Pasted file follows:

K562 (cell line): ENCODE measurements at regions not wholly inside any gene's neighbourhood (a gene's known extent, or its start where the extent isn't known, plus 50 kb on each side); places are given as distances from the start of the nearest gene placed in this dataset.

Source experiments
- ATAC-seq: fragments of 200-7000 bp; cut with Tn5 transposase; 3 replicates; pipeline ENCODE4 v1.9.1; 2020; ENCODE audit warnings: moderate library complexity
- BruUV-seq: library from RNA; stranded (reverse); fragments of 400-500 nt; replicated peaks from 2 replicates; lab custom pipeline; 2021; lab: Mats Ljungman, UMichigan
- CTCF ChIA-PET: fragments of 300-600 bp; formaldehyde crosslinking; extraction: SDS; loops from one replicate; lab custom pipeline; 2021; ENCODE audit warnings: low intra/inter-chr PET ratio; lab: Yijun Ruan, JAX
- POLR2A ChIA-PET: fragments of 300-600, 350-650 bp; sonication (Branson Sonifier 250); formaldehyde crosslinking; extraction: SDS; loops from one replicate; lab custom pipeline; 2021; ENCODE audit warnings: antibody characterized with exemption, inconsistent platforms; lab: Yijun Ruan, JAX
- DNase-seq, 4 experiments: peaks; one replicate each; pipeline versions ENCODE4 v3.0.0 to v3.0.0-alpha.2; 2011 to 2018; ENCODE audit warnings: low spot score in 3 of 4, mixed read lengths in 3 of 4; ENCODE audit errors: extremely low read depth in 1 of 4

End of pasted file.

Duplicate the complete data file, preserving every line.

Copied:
K562 (cell line): ENCODE measurements at regions not wholly inside any gene's neighbourhood (a gene's known extent, or its start where the extent isn't known, plus 50 kb on each side); places are given as distances from the start of the nearest gene placed in this dataset.

Source experiments
- ATAC-seq: fragments of 200-7000 bp; cut with Tn5 transposase; 3 replicates; pipeline ENCODE4 v1.9.1; 2020; ENCODE audit warnings: moderate library complexity
- BruUV-seq: library from RNA; stranded (reverse); fragments of 400-500 nt; replicated peaks from 2 replicates; lab custom pipeline; 2021; lab: Mats Ljungman, UMichigan
- CTCF ChIA-PET: fragments of 300-600 bp; formaldehyde crosslinking; extraction: SDS; loops from one replicate; lab custom pipeline; 2021; ENCODE audit warnings: low intra/inter-chr PET ratio; lab: Yijun Ruan, JAX
- POLR2A ChIA-PET: fragments of 300-600, 350-650 bp; sonication (Branson Sonifier 250); formaldehyde crosslinking; extraction: SDS; loops from one replicate; lab custom pipeline; 2021; ENCODE audit warnings: antibody characterized with exemption, inconsistent platforms; lab: Yijun Ruan, JAX
- DNase-seq, 4 experiments: peaks; one replicate each; pipeline versions ENCODE4 v3.0.0 to v3.0.0-alpha.2; 2011 to 2018; ENCODE audit warnings: low spot score in 3 of 4, mixed read lengths in 3 of 4; ENCODE audit errors: extremely low read depth in 1 of 4